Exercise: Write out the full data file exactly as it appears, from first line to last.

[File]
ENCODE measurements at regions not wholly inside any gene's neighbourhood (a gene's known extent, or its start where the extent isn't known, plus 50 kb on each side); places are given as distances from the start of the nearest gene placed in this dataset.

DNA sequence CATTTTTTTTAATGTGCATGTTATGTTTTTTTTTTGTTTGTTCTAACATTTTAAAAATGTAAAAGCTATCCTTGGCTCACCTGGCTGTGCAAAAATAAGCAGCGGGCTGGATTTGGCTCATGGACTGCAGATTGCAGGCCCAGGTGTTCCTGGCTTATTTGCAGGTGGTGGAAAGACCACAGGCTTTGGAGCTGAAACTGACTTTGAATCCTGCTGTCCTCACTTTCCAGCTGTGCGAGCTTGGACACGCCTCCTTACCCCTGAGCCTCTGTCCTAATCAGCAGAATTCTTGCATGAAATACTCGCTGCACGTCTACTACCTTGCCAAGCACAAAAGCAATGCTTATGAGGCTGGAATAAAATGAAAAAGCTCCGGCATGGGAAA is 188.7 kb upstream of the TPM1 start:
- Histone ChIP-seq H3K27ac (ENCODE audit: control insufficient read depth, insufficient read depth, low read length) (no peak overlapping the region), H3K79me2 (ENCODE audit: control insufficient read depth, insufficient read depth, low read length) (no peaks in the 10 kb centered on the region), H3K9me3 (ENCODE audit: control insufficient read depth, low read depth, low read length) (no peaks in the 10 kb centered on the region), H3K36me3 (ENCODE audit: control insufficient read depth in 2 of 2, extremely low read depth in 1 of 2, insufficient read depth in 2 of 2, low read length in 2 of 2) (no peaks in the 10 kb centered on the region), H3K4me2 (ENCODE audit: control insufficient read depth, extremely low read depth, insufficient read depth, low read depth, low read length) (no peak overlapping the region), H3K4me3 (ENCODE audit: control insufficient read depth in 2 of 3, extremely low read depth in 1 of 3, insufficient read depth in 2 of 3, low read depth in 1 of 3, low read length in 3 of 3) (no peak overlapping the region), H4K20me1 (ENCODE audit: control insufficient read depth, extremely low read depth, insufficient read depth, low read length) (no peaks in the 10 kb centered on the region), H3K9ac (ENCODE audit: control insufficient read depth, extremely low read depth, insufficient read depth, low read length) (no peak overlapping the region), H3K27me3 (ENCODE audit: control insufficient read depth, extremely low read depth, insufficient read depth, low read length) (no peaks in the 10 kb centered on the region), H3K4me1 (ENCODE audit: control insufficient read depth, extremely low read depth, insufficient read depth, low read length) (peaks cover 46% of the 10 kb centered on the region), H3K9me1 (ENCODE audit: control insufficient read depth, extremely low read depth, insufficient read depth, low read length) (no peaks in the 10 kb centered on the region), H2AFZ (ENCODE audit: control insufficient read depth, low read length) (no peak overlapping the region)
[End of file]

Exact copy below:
ENCODE measurements at regions not wholly inside any gene's neighbourhood (a gene's known extent, or its start where the extent isn't known, plus 50 kb on each side); places are given as distances from the start of the nearest gene placed in this dataset.

DNA sequence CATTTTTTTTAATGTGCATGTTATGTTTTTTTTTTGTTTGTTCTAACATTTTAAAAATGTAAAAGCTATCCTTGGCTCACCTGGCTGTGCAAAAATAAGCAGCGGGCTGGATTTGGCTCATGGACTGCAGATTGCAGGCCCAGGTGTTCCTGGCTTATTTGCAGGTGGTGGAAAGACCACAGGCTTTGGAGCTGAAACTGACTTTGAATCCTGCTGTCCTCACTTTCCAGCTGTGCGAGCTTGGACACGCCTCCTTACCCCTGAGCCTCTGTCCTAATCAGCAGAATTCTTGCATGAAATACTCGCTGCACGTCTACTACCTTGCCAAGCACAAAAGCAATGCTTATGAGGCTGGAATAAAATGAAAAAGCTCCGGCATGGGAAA is 188.7 kb upstream of the TPM1 start:
- Histone ChIP-seq H3K27ac (ENCODE audit: control insufficient read depth, insufficient read depth, low read length) (no peak overlapping the region), H3K79me2 (ENCODE audit: control insufficient read depth, insufficient read depth, low read length) (no peaks in the 10 kb centered on the region), H3K9me3 (ENCODE audit: control insufficient read depth, low read depth, low read length) (no peaks in the 10 kb centered on the region), H3K36me3 (ENCODE audit: control insufficient read depth in 2 of 2, extremely low read depth in 1 of 2, insufficient read depth in 2 of 2, low read length in 2 of 2) (no peaks in the 10 kb centered on the region), H3K4me2 (ENCODE audit: control insufficient read depth, extremely low read depth, insufficient read depth, low read depth, low read length) (no peak overlapping the region), H3K4me3 (ENCODE audit: control insufficient read depth in 2 of 3, extremely low read depth in 1 of 3, insufficient read depth in 2 of 3, low read depth in 1 of 3, low read length in 3 of 3) (no peak overlapping the region), H4K20me1 (ENCODE audit: control insufficient read depth, extremely low read depth, insufficient read depth, low read length) (no peaks in the 10 kb centered on the region), H3K9ac (ENCODE audit: control insufficient read depth, extremely low read depth, insufficient read depth, low read length) (no peak overlapping the region), H3K27me3 (ENCODE audit: control insufficient read depth, extremely low read depth, insufficient read depth, low read length) (no peaks in the 10 kb centered on the region), H3K4me1 (ENCODE audit: control insufficient read depth, extremely low read depth, insufficient read depth, low read length) (peaks cover 46% of the 10 kb centered on the region), H3K9me1 (ENCODE audit: control insufficient read depth, extremely low read depth, insufficient read depth, low read length) (no peaks in the 10 kb centered on the region), H2AFZ (ENCODE audit: control insufficient read depth, low read length) (no peak overlapping the region)